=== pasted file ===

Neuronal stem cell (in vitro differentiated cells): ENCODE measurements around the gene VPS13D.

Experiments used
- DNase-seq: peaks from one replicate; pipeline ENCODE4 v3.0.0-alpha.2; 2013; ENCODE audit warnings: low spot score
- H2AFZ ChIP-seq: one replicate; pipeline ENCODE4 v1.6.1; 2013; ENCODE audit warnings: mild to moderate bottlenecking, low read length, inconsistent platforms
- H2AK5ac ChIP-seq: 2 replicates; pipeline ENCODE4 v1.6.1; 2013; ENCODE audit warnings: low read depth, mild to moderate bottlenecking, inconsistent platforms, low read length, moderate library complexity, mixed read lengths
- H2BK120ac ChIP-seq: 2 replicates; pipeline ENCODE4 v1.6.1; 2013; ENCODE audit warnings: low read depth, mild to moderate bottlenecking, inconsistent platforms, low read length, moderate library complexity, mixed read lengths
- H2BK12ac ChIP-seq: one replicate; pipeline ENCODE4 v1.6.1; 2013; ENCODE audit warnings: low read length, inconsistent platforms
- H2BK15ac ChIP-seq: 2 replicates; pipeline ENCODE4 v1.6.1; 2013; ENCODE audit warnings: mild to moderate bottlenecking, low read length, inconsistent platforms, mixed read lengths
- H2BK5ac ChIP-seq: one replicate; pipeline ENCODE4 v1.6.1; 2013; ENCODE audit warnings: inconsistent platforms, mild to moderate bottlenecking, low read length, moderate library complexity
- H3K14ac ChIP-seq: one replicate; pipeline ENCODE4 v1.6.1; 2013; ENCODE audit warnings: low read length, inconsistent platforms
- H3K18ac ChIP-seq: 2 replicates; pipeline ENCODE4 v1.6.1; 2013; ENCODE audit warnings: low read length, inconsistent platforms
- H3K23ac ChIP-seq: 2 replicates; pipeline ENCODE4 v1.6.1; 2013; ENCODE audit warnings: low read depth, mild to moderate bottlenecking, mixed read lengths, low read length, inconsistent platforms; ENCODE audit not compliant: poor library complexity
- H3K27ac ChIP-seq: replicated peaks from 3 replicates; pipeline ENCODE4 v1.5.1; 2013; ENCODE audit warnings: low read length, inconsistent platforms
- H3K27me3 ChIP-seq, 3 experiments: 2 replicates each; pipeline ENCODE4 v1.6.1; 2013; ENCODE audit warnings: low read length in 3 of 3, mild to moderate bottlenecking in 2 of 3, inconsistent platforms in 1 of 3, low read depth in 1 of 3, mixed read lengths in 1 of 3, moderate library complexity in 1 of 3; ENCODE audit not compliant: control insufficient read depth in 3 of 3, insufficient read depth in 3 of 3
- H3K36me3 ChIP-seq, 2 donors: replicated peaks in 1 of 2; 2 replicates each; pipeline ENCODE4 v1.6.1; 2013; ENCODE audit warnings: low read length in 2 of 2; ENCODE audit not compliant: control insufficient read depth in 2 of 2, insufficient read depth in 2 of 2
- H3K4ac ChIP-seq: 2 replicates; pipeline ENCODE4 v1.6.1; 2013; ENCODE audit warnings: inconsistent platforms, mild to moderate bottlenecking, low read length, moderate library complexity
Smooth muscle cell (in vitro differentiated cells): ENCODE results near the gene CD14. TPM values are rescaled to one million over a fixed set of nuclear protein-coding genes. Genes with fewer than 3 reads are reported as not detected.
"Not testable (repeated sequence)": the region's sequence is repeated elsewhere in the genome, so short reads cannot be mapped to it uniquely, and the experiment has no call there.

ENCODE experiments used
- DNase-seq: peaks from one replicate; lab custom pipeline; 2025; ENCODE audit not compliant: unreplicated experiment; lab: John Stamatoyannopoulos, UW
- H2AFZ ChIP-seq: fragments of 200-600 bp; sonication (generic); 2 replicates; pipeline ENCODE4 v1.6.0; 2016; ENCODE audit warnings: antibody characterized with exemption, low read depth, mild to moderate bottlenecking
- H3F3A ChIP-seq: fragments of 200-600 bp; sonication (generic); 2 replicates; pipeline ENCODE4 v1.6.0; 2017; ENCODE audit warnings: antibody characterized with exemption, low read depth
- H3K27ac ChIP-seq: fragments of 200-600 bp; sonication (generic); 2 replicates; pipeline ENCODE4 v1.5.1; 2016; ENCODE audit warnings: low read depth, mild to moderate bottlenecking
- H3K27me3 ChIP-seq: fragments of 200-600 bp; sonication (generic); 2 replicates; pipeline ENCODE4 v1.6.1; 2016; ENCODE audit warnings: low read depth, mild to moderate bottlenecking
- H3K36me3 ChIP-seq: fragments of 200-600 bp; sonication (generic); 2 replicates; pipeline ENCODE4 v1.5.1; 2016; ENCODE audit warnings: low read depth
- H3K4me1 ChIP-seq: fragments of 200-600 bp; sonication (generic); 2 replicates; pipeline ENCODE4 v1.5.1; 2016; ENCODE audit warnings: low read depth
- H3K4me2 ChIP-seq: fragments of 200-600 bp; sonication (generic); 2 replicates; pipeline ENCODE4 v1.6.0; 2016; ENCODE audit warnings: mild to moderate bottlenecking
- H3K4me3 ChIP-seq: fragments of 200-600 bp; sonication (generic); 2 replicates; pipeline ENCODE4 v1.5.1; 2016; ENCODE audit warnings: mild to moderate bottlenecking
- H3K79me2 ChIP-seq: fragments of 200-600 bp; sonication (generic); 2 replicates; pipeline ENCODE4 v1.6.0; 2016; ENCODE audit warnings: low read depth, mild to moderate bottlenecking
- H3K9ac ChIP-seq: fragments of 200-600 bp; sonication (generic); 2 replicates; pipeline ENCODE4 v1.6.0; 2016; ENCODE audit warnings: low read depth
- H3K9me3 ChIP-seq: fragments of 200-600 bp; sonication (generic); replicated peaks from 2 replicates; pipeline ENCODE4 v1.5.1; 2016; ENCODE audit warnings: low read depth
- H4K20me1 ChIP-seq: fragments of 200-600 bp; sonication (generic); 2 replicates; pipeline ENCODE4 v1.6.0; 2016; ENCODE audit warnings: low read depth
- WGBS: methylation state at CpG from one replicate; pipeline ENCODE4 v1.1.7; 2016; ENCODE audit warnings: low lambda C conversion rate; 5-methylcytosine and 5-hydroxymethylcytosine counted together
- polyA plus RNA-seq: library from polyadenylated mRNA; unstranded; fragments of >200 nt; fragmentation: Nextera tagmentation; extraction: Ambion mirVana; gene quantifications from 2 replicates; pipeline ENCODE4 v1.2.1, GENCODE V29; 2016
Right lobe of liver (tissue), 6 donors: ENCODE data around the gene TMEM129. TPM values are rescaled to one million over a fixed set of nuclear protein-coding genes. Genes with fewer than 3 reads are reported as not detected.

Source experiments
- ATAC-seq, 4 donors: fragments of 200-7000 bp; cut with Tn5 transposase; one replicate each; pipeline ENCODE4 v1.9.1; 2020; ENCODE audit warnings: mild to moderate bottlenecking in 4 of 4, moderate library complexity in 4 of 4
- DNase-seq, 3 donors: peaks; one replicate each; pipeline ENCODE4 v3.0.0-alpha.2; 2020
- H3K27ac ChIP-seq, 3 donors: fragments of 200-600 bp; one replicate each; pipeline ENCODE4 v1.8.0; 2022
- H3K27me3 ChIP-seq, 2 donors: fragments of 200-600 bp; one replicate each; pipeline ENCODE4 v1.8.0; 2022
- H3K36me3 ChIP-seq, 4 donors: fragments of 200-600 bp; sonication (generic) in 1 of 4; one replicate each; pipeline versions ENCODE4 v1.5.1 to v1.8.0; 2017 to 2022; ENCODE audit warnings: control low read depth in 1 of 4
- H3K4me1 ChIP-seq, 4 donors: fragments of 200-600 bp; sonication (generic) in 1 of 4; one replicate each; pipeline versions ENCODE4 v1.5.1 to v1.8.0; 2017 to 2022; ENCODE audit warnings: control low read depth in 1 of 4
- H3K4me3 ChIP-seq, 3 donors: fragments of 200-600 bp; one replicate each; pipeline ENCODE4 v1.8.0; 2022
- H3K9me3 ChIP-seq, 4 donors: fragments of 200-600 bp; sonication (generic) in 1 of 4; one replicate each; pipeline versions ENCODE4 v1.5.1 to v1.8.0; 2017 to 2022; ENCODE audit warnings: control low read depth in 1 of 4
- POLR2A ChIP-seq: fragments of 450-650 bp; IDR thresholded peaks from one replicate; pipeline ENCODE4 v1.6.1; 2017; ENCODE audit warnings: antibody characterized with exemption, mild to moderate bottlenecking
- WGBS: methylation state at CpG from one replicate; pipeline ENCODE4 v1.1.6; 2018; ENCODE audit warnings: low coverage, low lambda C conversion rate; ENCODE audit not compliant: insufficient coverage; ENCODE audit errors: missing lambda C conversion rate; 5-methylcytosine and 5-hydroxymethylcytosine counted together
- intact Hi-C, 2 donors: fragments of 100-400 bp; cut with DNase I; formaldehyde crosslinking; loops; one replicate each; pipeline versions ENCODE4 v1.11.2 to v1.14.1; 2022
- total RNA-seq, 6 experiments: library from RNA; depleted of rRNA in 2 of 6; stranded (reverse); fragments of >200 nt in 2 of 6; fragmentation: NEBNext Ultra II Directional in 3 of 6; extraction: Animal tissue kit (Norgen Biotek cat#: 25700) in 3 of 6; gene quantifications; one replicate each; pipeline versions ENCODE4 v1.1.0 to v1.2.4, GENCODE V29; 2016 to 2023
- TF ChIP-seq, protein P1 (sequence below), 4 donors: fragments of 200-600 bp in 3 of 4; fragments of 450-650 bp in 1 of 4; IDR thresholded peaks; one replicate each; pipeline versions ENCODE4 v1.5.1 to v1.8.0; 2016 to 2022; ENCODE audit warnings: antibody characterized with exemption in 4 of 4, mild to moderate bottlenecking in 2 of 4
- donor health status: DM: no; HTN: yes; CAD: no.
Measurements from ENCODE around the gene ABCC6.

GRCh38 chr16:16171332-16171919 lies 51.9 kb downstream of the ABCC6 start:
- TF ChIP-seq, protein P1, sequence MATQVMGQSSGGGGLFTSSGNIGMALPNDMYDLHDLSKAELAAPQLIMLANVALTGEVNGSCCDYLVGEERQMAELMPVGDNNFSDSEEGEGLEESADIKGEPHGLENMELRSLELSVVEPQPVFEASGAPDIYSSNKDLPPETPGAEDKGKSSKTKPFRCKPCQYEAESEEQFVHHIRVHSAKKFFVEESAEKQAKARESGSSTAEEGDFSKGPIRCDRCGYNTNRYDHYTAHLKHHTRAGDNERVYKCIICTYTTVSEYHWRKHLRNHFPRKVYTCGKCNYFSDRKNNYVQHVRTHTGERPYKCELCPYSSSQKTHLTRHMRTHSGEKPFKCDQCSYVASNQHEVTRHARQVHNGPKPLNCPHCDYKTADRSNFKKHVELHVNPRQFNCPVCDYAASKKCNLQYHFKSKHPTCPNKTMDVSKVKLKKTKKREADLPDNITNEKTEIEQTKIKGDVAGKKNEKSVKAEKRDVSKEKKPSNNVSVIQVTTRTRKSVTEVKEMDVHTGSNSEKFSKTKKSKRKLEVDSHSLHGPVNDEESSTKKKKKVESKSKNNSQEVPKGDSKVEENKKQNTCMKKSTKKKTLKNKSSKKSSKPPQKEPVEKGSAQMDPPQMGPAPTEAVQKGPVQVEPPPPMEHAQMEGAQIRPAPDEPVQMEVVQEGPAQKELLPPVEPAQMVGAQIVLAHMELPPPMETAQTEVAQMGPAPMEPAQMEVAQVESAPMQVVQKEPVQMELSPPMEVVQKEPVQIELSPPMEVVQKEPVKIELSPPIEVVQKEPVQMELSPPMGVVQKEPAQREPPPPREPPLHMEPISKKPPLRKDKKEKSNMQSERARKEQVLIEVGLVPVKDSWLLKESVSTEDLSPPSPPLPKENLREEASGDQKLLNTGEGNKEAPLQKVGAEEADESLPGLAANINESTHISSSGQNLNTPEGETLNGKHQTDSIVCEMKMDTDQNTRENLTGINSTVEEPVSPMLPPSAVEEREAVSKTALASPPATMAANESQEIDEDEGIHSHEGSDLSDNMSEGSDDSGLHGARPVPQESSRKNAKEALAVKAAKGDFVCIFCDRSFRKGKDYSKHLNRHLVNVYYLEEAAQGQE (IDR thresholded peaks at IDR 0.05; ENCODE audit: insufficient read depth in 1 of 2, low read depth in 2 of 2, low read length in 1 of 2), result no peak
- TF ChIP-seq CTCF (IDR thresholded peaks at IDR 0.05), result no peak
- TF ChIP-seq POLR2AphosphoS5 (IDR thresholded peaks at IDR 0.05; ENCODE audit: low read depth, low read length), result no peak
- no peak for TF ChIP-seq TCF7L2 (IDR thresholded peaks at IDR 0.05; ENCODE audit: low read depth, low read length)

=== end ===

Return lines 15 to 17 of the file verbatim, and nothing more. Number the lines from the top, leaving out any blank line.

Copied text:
- H3K36me3 ChIP-seq, 2 donors: replicated peaks in 1 of 2; 2 replicates each; pipeline ENCODE4 v1.6.1; 2013; ENCODE audit warnings: low read length in 2 of 2; ENCODE audit not compliant: control insufficient read depth in 2 of 2, insufficient read depth in 2 of 2
- H3K4ac ChIP-seq: 2 replicates; pipeline ENCODE4 v1.6.1; 2013; ENCODE audit warnings: inconsistent platforms, mild to moderate bottlenecking, low read length, moderate library complexity
Smooth muscle cell (in vitro differentiated cells): ENCODE results near the gene CD14. TPM values are rescaled to one million over a fixed set of nuclear protein-coding genes. Genes with fewer than 3 reads are reported as not detected.